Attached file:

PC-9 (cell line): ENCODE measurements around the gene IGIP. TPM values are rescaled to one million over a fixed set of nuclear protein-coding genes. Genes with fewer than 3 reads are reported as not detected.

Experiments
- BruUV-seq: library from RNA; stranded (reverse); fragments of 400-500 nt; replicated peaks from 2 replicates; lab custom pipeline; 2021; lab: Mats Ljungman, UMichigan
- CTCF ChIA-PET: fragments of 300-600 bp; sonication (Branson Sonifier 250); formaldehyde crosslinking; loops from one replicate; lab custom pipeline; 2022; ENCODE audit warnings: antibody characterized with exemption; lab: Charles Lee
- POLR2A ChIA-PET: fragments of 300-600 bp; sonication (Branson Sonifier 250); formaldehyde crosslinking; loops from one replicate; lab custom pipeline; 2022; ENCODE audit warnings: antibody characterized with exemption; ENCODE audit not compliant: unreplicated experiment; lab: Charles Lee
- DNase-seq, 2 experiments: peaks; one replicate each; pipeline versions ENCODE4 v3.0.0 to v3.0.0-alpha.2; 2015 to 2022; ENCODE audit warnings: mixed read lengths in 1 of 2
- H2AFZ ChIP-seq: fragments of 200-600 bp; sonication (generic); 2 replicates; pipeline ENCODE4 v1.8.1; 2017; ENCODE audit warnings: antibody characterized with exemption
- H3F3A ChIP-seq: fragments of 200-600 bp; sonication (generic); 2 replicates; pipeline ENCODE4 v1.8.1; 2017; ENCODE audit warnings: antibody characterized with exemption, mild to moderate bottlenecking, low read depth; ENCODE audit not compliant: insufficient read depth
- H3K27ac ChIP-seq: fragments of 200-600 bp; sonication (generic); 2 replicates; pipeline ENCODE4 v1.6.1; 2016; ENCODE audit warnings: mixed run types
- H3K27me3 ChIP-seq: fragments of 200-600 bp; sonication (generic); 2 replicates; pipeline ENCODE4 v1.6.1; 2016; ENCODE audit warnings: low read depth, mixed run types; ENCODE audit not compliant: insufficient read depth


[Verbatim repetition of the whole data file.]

PC-9 (cell line): ENCODE measurements around the gene IGIP. TPM values are rescaled to one million over a fixed set of nuclear protein-coding genes. Genes with fewer than 3 reads are reported as not detected.

Experiments
- BruUV-seq: library from RNA; stranded (reverse); fragments of 400-500 nt; replicated peaks from 2 replicates; lab custom pipeline; 2021; lab: Mats Ljungman, UMichigan
- CTCF ChIA-PET: fragments of 300-600 bp; sonication (Branson Sonifier 250); formaldehyde crosslinking; loops from one replicate; lab custom pipeline; 2022; ENCODE audit warnings: antibody characterized with exemption; lab: Charles Lee
- POLR2A ChIA-PET: fragments of 300-600 bp; sonication (Branson Sonifier 250); formaldehyde crosslinking; loops from one replicate; lab custom pipeline; 2022; ENCODE audit warnings: antibody characterized with exemption; ENCODE audit not compliant: unreplicated experiment; lab: Charles Lee
- DNase-seq, 2 experiments: peaks; one replicate each; pipeline versions ENCODE4 v3.0.0 to v3.0.0-alpha.2; 2015 to 2022; ENCODE audit warnings: mixed read lengths in 1 of 2
- H2AFZ ChIP-seq: fragments of 200-600 bp; sonication (generic); 2 replicates; pipeline ENCODE4 v1.8.1; 2017; ENCODE audit warnings: antibody characterized with exemption
- H3F3A ChIP-seq: fragments of 200-600 bp; sonication (generic); 2 replicates; pipeline ENCODE4 v1.8.1; 2017; ENCODE audit warnings: antibody characterized with exemption, mild to moderate bottlenecking, low read depth; ENCODE audit not compliant: insufficient read depth
- H3K27ac ChIP-seq: fragments of 200-600 bp; sonication (generic); 2 replicates; pipeline ENCODE4 v1.6.1; 2016; ENCODE audit warnings: mixed run types
- H3K27me3 ChIP-seq: fragments of 200-600 bp; sonication (generic); 2 replicates; pipeline ENCODE4 v1.6.1; 2016; ENCODE audit warnings: low read depth, mixed run types; ENCODE audit not compliant: insufficient read depth